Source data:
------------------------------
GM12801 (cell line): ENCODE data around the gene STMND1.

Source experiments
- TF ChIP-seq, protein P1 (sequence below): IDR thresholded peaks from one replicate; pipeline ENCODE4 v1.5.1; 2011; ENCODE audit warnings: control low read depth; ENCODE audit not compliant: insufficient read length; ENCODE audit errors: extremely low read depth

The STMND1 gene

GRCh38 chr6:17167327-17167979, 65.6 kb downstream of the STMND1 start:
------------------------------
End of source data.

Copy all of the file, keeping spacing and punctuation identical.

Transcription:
GM12801 (cell line): ENCODE data around the gene STMND1.

Source experiments
- TF ChIP-seq, protein P1 (sequence below): IDR thresholded peaks from one replicate; pipeline ENCODE4 v1.5.1; 2011; ENCODE audit warnings: control low read depth; ENCODE audit not compliant: insufficient read length; ENCODE audit errors: extremely low read depth

The STMND1 gene

GRCh38 chr6:17167327-17167979, 65.6 kb downstream of the STMND1 start: